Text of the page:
Margaret Ervin teaches writing and runs a writing center at West Chester University. She writes essays and
poetry. She tries not to lie. http://basket-o-eggs.blogspot.com
Other Men's Stories
This Sunday afternoon in July finds me listlessly sunk in a folding chair, watching my ten-year-old daughter at the lake’
s edge. The tall little thing I love, a beautiful redhead, is fishing with no luck. When I walk over to jab at her face with
the sunscreen stick, I can see why. The hook is too big. She dangles it straight below her over a dozen minute
sunfish readily visible through the clear water. They take turns nibbling at the hook, but it won’t fit into their tiny
mouths. Their flat, translucent bodies circle her lure, veer away pretending indifference, dart back for another try.
Back in my seat I observe as she repeatedly rummages through her tackle box and re-baits the hook. Patience.
My chair sits in the one bit of shade I can find — a thin rim provided by some weedy shrubs. I haven’t moved in over
an hour, except once to reach back and snap off some twigs that were poking me in the face. I am a voyeur today.
Not of my daughter. I am minding her, not watching her. It’s the small group of former graduate students I am
sheepishly accompanying who seem farther away than they really are — they in the sun, I in the shade.
They are talking on topics that were mine too at their age. They laugh about a crazy sister’s wedding, long-nursed
cars and the day they finally and hilariously broke down, rotten temp jobs, and divorced parents. That last topic
interests me most.
My husband and I are thinking about separating, and for the past month I have been experimenting with short
breaks from him. Today’s travel-size separation fell into place last night when we bumped into two young couples at a
restaurant in our college town. They said they were going to barbeque at the lake and would I like to come along? I
took them up on the invitation, knowing they maybe didn’t really want me to come but also knowing they wouldn’t
My husband already had plans to go off on his own, fishing with a friend at the Chesapeake Bay. The wife persona I
choose to inhabit is game. I steer the canoe while he fishes. This time, I asked myself, do I really like sweating in a
canoe on the greasy, breezeless Chesapeake Bay in the blazing July sun, watching him fish, listening to him tell
stories to his friends? No. There is a blank patch in my brain where I don’t remember his stories. Fish are in them.
The sound of the sound of them is grating.
Now, from the shrubs, I listen to the boyfriend named Bill begin a “there was a guy I once knew” story. He tells us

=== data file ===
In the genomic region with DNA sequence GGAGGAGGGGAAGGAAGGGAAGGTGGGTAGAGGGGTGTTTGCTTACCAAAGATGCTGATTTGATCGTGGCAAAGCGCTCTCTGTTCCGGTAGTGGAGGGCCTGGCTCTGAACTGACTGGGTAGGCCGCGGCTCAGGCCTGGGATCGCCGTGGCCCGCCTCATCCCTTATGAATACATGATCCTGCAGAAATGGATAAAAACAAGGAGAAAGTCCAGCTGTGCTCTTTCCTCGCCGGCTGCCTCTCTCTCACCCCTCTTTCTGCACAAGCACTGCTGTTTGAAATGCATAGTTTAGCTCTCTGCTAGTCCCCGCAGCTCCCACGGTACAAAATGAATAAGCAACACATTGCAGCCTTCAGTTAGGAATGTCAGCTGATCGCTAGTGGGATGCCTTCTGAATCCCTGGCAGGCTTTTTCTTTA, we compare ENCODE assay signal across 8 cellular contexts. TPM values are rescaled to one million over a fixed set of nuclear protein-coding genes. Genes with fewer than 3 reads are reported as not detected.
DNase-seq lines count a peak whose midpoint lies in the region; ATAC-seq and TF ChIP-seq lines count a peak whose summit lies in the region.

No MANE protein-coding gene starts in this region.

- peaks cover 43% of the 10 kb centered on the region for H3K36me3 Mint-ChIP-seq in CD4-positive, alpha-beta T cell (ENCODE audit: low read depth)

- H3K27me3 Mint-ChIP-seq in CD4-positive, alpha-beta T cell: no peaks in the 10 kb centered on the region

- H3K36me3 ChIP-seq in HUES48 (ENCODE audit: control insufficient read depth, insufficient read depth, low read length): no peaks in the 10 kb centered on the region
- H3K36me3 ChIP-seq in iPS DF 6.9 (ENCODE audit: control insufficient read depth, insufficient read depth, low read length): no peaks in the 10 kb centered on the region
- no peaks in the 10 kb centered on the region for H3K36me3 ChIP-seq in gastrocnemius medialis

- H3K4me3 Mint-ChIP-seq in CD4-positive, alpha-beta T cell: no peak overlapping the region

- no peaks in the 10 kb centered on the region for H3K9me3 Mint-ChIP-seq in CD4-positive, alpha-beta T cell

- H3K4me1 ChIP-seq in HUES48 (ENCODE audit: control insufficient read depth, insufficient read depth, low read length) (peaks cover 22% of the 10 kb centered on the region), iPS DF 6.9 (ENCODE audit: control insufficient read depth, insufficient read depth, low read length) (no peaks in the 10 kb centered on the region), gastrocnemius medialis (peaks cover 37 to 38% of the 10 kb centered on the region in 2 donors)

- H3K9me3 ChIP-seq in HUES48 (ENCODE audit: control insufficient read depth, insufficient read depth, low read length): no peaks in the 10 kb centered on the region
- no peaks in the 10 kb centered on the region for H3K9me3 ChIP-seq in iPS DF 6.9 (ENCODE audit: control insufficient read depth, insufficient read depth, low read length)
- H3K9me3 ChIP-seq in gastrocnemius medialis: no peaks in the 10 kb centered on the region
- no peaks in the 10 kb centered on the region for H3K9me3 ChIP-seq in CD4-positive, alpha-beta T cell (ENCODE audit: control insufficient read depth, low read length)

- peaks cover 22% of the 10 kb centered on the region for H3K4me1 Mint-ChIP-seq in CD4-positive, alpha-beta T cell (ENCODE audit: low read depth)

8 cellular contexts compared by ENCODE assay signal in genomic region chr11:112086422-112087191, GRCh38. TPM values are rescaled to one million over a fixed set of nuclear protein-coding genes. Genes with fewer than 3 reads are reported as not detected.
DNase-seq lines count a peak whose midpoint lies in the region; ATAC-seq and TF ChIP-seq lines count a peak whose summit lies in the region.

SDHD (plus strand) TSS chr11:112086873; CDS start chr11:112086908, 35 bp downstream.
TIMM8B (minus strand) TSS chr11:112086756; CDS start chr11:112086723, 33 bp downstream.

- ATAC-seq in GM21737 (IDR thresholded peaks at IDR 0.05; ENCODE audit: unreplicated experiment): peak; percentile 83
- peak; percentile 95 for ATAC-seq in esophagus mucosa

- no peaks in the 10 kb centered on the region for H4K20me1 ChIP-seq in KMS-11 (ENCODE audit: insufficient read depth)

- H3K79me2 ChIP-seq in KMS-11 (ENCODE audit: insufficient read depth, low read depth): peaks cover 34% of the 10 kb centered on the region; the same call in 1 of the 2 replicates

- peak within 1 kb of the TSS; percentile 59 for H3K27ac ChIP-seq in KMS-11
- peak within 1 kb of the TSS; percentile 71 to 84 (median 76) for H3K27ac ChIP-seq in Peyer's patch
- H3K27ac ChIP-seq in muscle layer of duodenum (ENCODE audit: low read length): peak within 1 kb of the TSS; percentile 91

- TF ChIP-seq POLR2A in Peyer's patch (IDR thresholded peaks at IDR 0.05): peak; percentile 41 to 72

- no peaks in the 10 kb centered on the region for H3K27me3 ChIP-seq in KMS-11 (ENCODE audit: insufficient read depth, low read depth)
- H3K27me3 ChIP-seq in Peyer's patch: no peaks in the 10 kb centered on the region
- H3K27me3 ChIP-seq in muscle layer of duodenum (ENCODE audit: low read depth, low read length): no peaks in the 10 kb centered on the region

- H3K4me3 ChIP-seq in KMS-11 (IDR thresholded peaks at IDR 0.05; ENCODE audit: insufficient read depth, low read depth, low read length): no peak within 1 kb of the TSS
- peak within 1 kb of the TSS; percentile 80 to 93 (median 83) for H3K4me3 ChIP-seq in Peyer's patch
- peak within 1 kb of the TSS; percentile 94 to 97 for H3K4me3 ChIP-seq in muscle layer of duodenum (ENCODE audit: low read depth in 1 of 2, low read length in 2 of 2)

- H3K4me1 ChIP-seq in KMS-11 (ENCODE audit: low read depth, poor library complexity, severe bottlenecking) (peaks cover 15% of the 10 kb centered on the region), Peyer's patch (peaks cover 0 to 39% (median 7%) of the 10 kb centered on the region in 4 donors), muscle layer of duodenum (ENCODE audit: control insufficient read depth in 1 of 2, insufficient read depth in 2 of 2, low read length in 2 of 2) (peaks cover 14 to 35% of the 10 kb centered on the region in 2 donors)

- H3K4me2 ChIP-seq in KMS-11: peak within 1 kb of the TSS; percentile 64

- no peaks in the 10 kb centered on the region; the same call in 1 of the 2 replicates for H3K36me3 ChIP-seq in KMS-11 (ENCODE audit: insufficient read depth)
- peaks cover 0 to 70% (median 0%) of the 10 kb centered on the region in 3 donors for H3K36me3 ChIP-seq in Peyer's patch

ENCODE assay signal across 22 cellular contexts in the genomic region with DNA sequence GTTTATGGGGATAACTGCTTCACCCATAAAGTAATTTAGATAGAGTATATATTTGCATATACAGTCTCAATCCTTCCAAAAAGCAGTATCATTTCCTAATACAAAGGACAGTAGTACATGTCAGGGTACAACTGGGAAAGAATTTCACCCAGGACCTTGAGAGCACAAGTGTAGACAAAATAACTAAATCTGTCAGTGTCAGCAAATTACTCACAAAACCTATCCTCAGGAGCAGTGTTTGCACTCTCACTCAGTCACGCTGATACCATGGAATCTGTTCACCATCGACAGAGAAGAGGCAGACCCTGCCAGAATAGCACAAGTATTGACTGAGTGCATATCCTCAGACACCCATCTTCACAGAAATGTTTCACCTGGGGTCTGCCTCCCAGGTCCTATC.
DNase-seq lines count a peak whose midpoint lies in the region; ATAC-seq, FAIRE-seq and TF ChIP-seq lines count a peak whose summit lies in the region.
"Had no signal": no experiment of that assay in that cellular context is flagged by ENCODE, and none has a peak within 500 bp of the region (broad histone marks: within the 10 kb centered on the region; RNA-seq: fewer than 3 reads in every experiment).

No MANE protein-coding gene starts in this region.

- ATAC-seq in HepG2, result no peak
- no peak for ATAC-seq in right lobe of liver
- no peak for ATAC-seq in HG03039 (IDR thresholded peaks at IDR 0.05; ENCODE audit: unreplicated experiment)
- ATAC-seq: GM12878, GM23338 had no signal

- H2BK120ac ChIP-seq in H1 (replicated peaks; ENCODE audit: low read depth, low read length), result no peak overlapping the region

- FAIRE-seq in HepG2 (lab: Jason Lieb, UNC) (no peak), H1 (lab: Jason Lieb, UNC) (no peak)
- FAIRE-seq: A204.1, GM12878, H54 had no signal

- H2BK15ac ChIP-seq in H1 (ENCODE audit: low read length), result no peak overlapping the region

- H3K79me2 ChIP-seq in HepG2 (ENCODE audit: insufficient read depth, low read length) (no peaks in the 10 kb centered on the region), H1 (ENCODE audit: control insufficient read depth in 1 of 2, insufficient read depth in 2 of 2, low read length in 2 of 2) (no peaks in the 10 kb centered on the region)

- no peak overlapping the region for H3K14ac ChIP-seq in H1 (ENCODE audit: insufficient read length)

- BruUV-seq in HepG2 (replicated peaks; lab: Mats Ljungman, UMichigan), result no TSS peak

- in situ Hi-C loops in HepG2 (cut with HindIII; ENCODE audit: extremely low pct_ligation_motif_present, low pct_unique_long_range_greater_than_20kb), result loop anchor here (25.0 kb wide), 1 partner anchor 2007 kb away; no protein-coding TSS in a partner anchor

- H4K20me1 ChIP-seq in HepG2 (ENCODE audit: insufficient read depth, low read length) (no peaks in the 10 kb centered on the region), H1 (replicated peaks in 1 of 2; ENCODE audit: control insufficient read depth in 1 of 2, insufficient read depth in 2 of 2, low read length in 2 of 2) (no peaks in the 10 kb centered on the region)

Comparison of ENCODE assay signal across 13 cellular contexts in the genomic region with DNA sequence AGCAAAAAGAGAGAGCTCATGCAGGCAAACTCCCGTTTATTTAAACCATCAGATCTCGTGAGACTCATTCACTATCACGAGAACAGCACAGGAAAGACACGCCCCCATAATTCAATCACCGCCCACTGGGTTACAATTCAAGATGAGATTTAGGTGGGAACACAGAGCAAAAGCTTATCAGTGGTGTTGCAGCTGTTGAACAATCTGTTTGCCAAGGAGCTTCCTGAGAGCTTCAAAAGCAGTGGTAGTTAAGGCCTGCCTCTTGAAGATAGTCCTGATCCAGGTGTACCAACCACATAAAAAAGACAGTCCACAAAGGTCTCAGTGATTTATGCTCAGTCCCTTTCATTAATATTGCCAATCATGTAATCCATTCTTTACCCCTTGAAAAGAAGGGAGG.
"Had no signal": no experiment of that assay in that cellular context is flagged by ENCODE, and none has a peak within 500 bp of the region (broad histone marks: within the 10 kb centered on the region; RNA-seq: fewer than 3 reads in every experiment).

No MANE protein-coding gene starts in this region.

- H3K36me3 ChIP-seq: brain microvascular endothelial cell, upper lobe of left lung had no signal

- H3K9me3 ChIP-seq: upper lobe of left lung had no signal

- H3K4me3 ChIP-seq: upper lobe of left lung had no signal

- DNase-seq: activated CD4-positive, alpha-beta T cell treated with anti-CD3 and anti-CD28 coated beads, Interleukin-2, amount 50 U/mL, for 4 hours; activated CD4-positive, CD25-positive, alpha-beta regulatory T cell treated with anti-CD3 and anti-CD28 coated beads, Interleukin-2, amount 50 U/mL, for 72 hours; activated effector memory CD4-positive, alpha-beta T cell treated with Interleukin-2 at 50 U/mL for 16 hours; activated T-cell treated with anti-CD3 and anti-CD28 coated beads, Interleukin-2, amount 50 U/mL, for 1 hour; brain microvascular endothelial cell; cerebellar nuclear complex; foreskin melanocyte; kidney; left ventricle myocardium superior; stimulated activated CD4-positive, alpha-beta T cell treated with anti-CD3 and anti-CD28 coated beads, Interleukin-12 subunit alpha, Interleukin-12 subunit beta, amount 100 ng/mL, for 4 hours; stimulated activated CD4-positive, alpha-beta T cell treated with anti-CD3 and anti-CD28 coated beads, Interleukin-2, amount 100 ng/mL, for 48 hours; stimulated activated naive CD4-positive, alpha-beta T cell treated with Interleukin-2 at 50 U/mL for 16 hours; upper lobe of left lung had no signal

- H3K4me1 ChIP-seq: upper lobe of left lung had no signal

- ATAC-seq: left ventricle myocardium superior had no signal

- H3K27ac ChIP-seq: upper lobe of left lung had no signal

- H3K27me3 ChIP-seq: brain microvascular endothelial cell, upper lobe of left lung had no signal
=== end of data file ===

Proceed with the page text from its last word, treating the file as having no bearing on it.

this guy he knows personally, a welder, blew himself off the top of a partially constructed high rise in Hong Kong with
a plastic bag filled with acetylene. The guy was filling bags with the gas and dropping them over the edge to watch
them blow up on the way down. He did this on a regular basis. One day it was windy. In order to fill the bags, he
needed to hold them between his legs to keep them from blowing away.
“You see…” he continues. Bill is the kind of man who knows how to make things work, how to patch together multiple
data bases and how to replace a broken fan belt with panty hose purchased at the Seven Eleven. “Acetylene is a very
easy gas to ignite, easier than any other fuel gas except hydrogen. So the static charge created by friction on the
way down from the building easily caused the bags to explode. The wind on the bag that day also caused a static
spark. Amazingly, the guy landed on a twin tower only a couple stories lower. And he survived to have children.” We
Glancing over at his girlfriend, Allison, I can tell she has heard the story many times before, but she is smiling. She
might think she can stand to listen to this story for the next 30 years.
The other man, Chris, isn’t a details guy. He’s a gregarious look-at-me guy. He has an attention-grabbing way of
punching words instead of actually drawing breath for periods and commas.
“Sure!” he said last night to me, my husband and daughter, and no one in particular. “I’m going to grill up some pig I’
ve been working on a rub, my dad likes to talk shit about how great his ribs are and we’re going to have a cook off
when I go home to Seattle and I don’t think he knows what he’s talking about but bring chairs and we’re going to
fish so if you’ve got a rod bring that and just bring a side or whatever you’ve got, Natalie’s mom is bringing a salad
and Allison and Bill are bringing a side so we may have enough already so yeah the more the merrier.”